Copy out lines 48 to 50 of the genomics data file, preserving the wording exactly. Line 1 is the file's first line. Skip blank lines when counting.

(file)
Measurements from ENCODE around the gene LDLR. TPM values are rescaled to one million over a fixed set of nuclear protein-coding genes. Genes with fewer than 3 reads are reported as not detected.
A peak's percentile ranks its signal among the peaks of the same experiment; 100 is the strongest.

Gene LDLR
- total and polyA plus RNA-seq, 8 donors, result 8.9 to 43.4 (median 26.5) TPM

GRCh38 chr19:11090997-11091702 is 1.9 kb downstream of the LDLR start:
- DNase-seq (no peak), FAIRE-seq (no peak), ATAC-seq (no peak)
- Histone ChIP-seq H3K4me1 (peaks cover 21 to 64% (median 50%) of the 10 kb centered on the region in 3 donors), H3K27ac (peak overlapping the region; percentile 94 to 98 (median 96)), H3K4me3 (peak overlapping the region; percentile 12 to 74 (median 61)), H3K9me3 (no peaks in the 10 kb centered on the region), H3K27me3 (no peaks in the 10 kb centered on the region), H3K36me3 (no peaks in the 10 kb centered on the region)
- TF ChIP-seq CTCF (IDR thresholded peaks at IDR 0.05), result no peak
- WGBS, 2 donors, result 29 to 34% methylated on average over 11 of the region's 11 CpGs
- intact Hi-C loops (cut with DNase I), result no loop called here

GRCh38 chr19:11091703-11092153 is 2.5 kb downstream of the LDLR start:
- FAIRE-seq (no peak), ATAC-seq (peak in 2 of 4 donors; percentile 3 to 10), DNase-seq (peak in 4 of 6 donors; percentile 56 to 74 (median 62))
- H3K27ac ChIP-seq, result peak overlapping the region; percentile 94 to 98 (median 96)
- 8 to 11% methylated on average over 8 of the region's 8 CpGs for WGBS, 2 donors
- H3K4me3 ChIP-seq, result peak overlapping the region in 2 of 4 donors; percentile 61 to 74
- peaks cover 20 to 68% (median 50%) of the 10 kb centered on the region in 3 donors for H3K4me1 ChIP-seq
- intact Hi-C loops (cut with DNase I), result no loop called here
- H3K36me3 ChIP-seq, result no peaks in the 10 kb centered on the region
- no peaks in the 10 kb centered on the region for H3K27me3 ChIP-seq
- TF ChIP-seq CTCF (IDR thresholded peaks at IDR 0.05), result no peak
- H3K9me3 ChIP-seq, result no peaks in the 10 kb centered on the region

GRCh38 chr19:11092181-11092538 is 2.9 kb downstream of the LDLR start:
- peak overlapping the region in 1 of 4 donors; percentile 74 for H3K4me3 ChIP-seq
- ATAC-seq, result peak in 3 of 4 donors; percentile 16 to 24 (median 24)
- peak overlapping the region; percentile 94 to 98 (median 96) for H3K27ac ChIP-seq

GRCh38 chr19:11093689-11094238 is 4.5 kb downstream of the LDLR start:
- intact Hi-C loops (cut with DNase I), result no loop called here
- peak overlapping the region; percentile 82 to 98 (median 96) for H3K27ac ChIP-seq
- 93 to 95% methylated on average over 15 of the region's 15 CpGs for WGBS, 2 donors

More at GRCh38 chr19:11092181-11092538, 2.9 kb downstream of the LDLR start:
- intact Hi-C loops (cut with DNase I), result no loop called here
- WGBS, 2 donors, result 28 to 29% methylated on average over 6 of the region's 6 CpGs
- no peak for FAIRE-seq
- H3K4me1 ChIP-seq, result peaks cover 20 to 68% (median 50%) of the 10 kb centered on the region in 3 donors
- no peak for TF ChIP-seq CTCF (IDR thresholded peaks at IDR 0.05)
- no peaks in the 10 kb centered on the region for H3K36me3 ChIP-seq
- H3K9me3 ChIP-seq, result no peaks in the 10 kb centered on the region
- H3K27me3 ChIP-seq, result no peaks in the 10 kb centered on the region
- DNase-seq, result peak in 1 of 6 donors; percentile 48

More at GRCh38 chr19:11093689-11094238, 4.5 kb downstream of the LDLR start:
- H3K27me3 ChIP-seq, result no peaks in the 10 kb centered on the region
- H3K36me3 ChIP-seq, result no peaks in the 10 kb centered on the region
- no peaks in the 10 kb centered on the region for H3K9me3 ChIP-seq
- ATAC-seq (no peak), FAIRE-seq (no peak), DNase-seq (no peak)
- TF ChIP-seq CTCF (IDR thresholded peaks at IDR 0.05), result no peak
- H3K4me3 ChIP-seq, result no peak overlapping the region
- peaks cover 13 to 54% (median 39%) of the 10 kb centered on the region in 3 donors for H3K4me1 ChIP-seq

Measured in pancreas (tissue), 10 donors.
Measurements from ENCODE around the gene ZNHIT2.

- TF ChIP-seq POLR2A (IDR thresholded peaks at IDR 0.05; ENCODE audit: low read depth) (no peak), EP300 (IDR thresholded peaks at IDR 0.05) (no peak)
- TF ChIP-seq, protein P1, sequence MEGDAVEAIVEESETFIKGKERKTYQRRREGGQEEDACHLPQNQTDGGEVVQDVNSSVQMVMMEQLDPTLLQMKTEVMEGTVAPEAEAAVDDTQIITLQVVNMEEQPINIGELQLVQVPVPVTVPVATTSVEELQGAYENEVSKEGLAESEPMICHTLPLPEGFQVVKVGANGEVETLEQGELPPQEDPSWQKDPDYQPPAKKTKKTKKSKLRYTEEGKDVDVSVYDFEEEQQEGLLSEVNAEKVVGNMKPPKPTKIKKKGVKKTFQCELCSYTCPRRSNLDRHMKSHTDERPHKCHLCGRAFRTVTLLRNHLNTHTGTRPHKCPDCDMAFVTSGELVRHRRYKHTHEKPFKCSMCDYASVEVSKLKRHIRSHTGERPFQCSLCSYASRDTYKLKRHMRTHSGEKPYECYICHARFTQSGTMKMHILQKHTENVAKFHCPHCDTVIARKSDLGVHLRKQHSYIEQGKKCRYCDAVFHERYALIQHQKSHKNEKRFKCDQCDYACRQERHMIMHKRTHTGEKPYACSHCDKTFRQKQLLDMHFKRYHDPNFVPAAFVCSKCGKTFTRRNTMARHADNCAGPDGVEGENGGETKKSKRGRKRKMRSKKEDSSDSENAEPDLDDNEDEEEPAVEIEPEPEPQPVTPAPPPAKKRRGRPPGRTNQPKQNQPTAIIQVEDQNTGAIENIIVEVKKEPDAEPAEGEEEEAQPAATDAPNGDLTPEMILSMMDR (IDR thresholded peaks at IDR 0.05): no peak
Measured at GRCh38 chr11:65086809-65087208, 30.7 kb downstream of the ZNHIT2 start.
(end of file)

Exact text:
Measured in pancreas (tissue), 10 donors.
Measurements from ENCODE around the gene ZNHIT2.

- TF ChIP-seq POLR2A (IDR thresholded peaks at IDR 0.05; ENCODE audit: low read depth) (no peak), EP300 (IDR thresholded peaks at IDR 0.05) (no peak)